Talk with your doctor about what you can do to try to prevent lymphedema from happening to you. If lymphedema does develop, let your doctor know right away. There are things you can do to try to keep it from getting worse.

Lymphedema Causes

Lymphedema occurs as a result of a blockage in the lymphatic system. This is most often caused by a traumatic event, such as sports injuries or deep cuts and bruises, as an aftereffect of surgery or cancer treatment. More rarely, lymphedema can occur as birth defect or symptom of infection.

More Information About Lymphedema from Johns Hopkins Medicine

Woman being treated for lymphedema

Breast Cancer: Lymphedema After Treatment

Some women who have undergone treatment for breast cancer develop lymphedema after their treatment. Learn more about managing lymphedema after breast cancer.

Lymphedema Symptoms

The main symptom of lymphedema is swelling of the affected arm. The degree of swelling may vary. Some people may experience severe swelling (edema), with the affected arm being several inches larger than the other arm. Others will experience a milder form of edema, with the affected arm being slightly larger than the other arm.

In addition to swelling of the affected arm, the following are the most common symptoms of lymphedema. However, each individual may experience symptoms differently. Symptoms may include:

  • Feeling of fullness or tightness in the affected arm, chest or armpit area

  • Aching or pain in the affected arm

  • Swelling in the hand (may be evidenced by rings that no longer fit)

  • Weakness in the affected arm

The symptoms of lymphedema may look a lot like other medical conditions. Consult a doctor for a diagnosis.

Lymphedema Diagnosis

There are no specific diagnostic tests for lymphedema. The doctor will complete a medical history and physical examination. The medical history may include questions regarding the following:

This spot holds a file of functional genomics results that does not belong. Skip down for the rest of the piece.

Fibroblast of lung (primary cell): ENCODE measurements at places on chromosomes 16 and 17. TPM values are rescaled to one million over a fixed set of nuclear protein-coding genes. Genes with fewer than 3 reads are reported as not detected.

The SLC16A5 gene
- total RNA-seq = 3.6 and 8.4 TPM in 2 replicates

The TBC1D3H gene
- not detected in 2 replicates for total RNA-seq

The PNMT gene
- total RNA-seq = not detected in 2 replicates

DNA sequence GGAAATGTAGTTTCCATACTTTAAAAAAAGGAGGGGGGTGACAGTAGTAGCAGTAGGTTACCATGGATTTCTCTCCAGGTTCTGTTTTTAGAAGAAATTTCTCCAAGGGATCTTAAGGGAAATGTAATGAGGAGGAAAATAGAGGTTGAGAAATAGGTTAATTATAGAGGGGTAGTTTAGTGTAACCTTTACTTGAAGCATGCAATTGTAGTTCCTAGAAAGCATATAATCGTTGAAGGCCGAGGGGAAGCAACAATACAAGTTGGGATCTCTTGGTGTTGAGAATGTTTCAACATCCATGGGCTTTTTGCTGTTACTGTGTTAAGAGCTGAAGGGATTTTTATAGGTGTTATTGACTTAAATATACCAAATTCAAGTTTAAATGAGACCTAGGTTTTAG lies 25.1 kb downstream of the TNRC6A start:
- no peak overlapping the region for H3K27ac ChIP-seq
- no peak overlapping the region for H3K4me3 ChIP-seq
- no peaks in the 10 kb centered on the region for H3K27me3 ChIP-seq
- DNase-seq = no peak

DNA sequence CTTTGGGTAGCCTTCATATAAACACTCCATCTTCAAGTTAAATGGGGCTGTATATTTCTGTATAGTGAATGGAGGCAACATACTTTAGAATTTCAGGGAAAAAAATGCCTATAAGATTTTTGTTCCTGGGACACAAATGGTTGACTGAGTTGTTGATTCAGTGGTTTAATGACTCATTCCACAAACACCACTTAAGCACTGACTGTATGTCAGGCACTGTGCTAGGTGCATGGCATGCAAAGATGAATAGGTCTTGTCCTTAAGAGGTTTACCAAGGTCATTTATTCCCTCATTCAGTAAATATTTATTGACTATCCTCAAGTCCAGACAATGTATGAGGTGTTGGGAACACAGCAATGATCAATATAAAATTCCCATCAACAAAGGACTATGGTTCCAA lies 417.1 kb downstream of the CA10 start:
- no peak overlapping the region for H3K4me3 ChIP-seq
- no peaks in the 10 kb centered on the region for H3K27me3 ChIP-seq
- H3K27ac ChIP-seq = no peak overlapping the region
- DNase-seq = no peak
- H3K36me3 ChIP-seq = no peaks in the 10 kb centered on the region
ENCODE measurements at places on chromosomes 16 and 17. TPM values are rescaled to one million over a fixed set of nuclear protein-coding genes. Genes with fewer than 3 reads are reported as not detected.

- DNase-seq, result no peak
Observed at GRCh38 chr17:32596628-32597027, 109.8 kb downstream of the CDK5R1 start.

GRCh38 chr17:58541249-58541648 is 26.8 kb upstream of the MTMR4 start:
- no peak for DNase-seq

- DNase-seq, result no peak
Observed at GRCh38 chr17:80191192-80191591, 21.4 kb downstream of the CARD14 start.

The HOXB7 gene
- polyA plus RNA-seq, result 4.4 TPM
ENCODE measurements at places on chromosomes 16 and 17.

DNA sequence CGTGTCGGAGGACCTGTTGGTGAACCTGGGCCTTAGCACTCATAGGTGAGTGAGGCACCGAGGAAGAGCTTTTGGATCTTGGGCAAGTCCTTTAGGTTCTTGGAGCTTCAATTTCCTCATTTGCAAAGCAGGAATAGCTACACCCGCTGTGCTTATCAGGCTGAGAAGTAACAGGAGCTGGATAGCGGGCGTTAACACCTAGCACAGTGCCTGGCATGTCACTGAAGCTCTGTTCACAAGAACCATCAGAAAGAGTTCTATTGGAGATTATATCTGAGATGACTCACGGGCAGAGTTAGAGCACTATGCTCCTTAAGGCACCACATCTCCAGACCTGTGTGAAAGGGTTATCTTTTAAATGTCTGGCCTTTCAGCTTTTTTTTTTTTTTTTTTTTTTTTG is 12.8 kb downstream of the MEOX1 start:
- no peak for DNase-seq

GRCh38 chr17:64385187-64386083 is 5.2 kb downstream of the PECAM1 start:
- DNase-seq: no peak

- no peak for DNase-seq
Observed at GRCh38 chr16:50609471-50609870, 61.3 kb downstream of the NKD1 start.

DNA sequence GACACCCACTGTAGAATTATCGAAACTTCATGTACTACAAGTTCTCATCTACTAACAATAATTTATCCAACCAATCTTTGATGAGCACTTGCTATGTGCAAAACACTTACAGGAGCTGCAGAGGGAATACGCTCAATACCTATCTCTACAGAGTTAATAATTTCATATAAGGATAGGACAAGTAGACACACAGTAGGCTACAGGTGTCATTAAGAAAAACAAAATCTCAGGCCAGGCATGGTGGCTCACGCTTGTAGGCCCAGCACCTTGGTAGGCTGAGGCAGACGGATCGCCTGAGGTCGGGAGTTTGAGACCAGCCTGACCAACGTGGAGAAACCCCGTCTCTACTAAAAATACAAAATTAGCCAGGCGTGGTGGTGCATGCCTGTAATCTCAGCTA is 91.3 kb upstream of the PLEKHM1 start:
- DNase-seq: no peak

• Past surgeries

  • Problems following the surgeries

  • Onset of symptoms (When did the swelling appear?)

  • History of edema (severe swelling)

  • Current medications

  • Other medical conditions, such as high blood pressure, heart disease or diabetes


Upon diagnosis, your doctor will identify which stage best characterizes your lymphedema and diagnose treatment accordingly. Depending on how the swelling has progressed, your doctor will identify the following stages:

  • Stage 1: Abnormal flow in the lymphatic system. No signs or symptoms

  • Stage 2: Accumulation of fluid with swelling. Swelling resolves with elevation. Pressing on the area may leave a dent

  • Stage 3: Permanent swelling that does not resolve with elevation. Pressing on the area no longer leaves a dent. Changes in the skin with scarring and thickening

  • Stage 4: Elephantiasis (large deformed limb), skin thickening with “wart-like” growth and extensive scarring

More Information About Lymphedema from Johns Hopkins Medicine

Woman undergoing a procedure for lymphedema